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Mitchell Wachtel D.P.M.

Important Signs of Charcot Foot

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Foot inspections are a good way to prevent dangerous complications.November is Diabetes Awareness month, and what an important month it is! If you have this disease you need to understand how it works and how it can affect your feet. One very dangerous complication that can result is Charcot foot.

With this condition the bones in your feet weaken to the point of fracturing. You may also have nerve damage and be unable to feel pain in your feet, so you continue walking on these fractured bones. This can lead to collapse of your arch, disability, extreme deformity, and possibly even amputation. It’s important to look out for the warning signs that Charcot foot may present. Although you may be unable to feel pain there are other clues, including:

  • Warmness to the touch - a sign that infection is occurring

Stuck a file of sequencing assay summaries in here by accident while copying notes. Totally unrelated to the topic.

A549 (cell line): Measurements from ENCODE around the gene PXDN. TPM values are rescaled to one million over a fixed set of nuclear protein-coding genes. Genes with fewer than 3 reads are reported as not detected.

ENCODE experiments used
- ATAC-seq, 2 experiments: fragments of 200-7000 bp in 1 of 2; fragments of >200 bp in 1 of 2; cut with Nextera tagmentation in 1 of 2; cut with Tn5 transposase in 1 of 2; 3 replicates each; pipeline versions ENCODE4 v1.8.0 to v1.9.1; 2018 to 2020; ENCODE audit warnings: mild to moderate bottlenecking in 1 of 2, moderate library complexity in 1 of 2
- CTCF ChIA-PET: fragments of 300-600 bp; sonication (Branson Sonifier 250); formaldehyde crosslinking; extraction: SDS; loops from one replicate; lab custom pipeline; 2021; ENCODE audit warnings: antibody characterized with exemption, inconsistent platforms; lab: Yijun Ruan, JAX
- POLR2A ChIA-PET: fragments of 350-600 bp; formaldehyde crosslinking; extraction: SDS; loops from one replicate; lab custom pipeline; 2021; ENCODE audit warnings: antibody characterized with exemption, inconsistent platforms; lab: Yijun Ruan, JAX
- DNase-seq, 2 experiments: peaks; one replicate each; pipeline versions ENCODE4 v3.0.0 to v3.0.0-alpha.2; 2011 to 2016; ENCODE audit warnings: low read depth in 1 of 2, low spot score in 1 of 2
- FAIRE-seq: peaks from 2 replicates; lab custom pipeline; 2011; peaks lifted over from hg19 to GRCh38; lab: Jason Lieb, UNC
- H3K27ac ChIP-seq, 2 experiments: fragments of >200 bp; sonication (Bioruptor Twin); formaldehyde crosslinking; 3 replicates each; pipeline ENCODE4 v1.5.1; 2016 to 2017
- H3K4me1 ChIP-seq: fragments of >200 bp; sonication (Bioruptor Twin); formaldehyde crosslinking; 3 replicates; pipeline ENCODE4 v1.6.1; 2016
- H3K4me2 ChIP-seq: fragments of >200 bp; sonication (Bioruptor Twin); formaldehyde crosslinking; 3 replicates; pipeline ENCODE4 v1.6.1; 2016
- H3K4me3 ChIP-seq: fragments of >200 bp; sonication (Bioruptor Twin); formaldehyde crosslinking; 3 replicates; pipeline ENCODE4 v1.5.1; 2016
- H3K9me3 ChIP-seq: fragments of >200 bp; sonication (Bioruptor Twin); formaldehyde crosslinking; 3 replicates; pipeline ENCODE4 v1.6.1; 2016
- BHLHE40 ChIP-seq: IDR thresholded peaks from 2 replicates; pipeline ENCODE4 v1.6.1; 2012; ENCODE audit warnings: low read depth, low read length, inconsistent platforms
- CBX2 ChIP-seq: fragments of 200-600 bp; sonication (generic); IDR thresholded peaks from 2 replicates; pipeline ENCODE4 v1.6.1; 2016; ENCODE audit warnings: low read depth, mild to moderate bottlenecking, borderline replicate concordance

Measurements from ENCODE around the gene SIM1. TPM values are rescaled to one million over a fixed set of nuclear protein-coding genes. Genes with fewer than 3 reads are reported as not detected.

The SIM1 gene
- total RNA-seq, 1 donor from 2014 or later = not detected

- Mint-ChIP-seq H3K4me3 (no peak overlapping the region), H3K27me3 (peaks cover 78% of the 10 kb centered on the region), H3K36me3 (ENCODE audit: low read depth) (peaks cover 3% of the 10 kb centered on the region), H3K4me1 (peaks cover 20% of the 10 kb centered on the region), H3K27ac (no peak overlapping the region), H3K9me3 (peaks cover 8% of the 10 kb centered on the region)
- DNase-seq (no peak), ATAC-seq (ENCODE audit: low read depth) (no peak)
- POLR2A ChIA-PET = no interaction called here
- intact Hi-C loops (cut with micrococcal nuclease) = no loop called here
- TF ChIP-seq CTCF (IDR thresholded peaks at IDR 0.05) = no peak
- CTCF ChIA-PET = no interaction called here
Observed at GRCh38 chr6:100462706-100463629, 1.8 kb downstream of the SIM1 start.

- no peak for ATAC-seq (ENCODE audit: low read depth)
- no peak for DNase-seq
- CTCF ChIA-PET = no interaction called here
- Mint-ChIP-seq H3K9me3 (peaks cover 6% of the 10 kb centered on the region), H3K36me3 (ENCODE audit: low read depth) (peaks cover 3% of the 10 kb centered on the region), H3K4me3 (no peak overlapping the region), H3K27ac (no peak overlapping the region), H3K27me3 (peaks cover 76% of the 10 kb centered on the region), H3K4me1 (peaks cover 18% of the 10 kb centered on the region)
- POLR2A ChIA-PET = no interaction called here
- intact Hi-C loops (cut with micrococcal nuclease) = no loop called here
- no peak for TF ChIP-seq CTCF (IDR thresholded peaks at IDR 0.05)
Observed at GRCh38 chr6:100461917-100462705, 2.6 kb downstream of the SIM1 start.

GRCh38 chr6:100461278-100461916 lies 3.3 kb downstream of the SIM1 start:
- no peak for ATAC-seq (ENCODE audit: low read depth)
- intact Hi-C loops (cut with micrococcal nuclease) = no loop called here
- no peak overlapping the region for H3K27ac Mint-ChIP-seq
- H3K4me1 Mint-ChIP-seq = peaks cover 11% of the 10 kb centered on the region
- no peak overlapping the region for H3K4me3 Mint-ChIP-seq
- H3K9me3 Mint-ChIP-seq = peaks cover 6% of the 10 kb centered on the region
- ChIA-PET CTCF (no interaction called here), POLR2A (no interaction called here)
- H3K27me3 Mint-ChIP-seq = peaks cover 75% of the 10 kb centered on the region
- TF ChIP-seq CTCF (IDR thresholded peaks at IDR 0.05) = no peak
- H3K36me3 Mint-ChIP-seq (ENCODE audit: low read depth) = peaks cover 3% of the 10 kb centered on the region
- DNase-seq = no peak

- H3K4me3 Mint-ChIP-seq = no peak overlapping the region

• Redness – another sign of infection
  • Swelling – fluids are collecting to fight off infection or help heal damage
  • Pain – If you still have some feeling in your feet you will experience discomfort.

If you notice any of these symptoms, please contact us as quickly as possible so that treatment can begin. The earlier you can get treatment the less likely that any severe complications will arise.

People with diabetes need to take serious care of their feet. You can usually prevent Charcot foot—and other diabetic foot complications—from occurring by being diligent in your daily foot care. The most important thing to do is to check your feet every day for signs that anything might be wrong. You should also wear supportive footwear to keep excessive pressure off of your feet. Lastly, remember to keep your disease under control. Keep your blood sugar levels in a safe range and follow any guidelines given by your doctor for managing the disease.

For more information about taking care of diabetic feet and protecting them against Charcot foot call Dr. Mitchell Wachtel at (978) 794-8406 to make your appointment in one of our three easily accessible offices in North Andover, Lowell, or Haverhill.

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